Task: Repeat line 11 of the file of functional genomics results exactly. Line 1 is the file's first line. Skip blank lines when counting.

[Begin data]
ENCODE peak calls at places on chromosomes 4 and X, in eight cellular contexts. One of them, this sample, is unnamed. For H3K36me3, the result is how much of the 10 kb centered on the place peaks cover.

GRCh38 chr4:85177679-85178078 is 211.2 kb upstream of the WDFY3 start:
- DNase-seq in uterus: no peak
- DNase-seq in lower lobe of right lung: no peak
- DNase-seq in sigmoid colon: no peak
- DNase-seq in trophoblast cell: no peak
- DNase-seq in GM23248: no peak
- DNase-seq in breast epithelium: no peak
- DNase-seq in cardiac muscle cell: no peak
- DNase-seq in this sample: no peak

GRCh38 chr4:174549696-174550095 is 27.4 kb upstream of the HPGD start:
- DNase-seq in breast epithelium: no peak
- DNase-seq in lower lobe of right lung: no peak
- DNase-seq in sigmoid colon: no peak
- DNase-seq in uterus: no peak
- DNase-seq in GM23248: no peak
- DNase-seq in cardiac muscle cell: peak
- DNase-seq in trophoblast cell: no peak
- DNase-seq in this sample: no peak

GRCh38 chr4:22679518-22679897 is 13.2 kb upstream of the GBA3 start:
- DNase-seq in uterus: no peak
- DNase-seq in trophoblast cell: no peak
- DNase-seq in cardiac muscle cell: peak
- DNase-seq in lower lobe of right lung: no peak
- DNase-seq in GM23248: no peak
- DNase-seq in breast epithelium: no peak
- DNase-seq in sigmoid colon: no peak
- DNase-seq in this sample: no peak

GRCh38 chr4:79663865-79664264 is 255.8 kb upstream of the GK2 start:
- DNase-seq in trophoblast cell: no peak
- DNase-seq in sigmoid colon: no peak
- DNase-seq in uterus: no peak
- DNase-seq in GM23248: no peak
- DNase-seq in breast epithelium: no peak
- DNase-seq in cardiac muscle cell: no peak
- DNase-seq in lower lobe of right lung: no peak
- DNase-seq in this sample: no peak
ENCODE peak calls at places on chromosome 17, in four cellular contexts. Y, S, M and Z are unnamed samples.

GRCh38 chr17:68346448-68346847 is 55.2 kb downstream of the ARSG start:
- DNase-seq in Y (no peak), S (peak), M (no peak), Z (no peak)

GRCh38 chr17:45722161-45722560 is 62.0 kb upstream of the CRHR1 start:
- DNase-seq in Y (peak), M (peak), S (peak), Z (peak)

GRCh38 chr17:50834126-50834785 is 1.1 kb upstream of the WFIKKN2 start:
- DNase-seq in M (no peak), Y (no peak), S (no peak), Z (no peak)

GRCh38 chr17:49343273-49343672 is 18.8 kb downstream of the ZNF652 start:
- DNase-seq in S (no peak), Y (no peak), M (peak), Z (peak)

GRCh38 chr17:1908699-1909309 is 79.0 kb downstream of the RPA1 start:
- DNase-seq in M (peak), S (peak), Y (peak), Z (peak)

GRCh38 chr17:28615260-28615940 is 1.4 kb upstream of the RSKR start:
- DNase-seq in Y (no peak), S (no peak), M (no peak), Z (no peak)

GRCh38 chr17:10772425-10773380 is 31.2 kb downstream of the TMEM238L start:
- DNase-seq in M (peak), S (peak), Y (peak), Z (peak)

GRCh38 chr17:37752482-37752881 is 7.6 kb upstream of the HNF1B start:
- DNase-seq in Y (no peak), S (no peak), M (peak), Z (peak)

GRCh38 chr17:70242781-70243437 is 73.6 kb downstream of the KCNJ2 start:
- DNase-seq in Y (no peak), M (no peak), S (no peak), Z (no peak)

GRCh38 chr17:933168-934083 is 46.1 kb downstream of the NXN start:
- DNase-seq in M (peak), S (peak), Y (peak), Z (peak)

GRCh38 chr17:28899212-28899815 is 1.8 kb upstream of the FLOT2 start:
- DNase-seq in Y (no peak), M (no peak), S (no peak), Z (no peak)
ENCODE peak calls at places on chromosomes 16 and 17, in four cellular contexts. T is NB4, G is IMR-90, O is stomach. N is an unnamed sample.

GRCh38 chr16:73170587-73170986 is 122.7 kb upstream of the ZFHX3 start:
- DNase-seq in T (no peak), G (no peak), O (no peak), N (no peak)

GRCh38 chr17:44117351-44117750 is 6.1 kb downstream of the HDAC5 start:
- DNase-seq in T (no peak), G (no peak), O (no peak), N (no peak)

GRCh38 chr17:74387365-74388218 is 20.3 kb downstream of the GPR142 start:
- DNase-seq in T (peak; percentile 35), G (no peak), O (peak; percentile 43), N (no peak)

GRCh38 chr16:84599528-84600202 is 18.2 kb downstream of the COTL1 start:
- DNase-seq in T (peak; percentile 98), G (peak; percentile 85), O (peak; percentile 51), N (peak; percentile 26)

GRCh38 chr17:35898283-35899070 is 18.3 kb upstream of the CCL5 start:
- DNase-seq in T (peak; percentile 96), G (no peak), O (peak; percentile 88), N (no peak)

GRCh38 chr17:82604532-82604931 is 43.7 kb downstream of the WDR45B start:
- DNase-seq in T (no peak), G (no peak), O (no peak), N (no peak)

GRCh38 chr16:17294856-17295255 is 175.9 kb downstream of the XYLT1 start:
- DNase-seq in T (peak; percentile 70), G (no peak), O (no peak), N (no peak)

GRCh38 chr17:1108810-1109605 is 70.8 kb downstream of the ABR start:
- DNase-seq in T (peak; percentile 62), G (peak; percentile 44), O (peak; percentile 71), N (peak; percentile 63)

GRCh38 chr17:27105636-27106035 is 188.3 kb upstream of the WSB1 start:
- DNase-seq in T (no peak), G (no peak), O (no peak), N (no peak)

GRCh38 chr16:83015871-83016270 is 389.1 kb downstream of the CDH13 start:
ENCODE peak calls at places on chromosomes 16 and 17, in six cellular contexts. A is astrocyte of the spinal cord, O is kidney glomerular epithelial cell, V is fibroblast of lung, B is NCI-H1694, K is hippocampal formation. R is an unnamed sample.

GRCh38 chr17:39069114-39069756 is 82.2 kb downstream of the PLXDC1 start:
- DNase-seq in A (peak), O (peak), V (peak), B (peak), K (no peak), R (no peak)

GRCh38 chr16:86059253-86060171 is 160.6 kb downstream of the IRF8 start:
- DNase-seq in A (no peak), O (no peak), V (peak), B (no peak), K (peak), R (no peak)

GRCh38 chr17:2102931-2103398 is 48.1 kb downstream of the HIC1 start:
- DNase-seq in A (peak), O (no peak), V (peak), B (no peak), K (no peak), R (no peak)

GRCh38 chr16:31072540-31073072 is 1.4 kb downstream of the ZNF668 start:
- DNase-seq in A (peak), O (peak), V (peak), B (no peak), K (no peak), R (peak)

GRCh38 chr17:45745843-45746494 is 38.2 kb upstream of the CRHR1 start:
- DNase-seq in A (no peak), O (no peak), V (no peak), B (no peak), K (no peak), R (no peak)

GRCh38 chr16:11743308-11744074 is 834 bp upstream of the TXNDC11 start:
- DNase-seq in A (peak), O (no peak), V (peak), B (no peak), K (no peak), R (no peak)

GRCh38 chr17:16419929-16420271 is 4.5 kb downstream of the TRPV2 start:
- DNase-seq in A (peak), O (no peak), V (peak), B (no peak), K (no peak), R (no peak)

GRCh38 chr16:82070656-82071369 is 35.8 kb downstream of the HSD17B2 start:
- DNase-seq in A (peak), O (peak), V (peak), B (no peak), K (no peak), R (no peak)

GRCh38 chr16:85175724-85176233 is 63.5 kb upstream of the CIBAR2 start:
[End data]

GRCh38 chr4:174549696-174550095 is 27.4 kb upstream of the HPGD start: